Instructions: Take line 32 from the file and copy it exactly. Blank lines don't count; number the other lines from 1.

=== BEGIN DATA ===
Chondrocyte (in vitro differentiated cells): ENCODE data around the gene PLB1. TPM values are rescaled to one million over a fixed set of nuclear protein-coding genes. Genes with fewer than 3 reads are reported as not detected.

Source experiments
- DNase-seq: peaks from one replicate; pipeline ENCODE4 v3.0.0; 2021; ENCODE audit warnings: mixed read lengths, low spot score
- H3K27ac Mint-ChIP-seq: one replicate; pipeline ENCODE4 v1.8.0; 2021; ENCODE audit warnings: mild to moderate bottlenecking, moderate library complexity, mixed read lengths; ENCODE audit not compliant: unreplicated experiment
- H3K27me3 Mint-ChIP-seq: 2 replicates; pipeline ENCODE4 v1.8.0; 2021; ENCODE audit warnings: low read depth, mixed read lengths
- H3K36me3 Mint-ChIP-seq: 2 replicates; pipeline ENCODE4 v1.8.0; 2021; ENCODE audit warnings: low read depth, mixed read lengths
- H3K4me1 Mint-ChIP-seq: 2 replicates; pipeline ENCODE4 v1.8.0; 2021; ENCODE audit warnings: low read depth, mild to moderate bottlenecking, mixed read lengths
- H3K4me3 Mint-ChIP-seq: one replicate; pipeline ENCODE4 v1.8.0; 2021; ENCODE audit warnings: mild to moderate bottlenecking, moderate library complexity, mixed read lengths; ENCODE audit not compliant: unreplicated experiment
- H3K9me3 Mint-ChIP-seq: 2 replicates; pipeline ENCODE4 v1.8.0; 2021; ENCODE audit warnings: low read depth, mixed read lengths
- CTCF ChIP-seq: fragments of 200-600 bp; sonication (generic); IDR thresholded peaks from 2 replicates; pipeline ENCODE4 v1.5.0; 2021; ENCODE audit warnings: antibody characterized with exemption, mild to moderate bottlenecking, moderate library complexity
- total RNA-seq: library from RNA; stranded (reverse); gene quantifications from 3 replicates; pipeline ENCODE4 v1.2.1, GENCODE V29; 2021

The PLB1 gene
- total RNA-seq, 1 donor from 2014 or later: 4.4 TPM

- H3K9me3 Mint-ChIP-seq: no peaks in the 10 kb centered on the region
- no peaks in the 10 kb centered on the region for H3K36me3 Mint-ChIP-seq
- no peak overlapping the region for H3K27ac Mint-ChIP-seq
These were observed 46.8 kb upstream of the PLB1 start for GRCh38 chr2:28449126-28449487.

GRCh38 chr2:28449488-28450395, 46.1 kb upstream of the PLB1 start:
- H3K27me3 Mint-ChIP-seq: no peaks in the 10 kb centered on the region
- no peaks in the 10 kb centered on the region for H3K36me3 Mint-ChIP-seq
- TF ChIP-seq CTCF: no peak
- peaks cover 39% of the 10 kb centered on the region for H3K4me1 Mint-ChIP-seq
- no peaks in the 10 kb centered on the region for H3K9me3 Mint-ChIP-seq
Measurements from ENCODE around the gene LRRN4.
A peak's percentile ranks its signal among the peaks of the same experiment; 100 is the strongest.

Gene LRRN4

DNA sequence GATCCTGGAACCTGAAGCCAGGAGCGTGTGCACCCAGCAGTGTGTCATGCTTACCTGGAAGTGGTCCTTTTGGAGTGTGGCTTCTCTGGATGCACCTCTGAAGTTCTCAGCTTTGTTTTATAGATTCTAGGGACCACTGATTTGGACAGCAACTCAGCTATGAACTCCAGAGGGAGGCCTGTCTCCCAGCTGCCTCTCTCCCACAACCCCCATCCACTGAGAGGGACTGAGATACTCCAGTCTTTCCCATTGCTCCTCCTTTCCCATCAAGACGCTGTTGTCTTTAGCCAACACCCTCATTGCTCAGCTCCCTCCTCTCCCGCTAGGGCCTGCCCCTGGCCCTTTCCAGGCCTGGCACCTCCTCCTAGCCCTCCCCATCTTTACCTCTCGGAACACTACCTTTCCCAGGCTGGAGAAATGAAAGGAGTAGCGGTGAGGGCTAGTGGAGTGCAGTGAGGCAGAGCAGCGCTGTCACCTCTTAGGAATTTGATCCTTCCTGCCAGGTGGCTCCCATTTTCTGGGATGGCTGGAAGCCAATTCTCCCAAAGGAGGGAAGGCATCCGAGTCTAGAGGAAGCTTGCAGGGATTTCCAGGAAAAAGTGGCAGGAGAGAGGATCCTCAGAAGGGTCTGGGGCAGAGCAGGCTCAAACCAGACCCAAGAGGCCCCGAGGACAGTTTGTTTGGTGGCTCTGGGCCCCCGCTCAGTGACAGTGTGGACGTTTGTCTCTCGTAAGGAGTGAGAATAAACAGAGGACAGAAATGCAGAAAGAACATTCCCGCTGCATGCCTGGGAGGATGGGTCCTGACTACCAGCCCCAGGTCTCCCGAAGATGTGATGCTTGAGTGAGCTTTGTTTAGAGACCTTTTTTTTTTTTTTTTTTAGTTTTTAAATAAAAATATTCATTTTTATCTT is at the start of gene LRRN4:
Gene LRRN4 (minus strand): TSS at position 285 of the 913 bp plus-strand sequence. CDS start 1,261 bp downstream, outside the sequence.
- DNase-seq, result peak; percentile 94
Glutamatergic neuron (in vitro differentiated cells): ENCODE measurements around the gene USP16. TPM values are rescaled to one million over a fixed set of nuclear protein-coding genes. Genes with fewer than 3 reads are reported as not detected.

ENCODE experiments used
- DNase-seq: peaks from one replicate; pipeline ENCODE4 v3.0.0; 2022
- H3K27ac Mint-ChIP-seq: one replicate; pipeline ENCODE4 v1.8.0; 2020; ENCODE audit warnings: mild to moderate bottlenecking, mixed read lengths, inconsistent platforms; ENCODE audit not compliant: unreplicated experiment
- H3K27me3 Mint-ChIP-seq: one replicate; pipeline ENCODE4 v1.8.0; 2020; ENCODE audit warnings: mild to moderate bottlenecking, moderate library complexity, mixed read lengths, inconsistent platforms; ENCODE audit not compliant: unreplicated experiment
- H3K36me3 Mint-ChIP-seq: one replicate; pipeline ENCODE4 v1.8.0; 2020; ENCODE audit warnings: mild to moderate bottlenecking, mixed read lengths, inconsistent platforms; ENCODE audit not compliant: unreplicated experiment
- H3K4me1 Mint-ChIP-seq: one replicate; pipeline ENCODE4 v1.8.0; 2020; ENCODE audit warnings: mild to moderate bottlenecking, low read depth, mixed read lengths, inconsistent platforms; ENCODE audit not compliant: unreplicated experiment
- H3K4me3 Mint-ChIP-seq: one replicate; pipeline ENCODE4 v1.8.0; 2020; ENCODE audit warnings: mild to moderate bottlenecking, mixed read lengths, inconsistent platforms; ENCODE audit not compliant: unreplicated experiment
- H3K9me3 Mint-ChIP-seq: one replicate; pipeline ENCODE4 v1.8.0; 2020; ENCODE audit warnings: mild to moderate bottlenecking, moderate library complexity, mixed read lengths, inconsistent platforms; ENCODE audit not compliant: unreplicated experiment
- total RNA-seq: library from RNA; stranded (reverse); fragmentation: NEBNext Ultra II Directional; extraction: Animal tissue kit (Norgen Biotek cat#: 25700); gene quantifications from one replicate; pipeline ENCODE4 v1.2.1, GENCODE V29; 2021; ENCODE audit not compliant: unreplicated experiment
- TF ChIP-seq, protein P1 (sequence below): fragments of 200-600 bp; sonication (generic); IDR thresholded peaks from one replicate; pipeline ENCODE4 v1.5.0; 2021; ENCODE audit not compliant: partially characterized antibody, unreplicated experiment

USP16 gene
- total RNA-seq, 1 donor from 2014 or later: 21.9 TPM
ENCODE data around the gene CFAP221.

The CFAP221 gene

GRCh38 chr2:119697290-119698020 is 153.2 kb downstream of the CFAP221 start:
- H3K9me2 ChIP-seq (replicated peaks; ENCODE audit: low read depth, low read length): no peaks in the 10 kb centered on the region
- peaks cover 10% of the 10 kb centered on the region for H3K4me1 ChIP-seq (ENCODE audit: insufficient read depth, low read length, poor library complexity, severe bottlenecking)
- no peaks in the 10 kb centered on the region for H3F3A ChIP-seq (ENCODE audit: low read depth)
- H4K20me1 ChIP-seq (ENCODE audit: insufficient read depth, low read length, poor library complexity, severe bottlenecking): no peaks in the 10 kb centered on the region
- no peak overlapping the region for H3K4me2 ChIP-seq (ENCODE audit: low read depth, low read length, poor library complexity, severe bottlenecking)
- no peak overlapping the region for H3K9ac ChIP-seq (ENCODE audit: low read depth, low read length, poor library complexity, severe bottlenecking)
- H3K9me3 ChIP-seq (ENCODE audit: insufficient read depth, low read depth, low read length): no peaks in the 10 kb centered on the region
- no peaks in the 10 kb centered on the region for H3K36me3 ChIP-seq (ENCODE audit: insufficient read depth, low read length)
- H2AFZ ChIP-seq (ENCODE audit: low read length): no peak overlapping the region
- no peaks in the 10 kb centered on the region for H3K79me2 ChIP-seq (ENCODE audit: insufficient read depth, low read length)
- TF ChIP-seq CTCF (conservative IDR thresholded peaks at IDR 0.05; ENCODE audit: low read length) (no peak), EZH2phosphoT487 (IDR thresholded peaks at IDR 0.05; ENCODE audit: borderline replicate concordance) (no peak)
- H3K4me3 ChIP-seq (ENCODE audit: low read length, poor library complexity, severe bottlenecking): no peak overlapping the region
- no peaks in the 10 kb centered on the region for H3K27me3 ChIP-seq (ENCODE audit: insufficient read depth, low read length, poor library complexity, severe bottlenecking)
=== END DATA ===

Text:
- DNase-seq: peaks from one replicate; pipeline ENCODE4 v3.0.0; 2022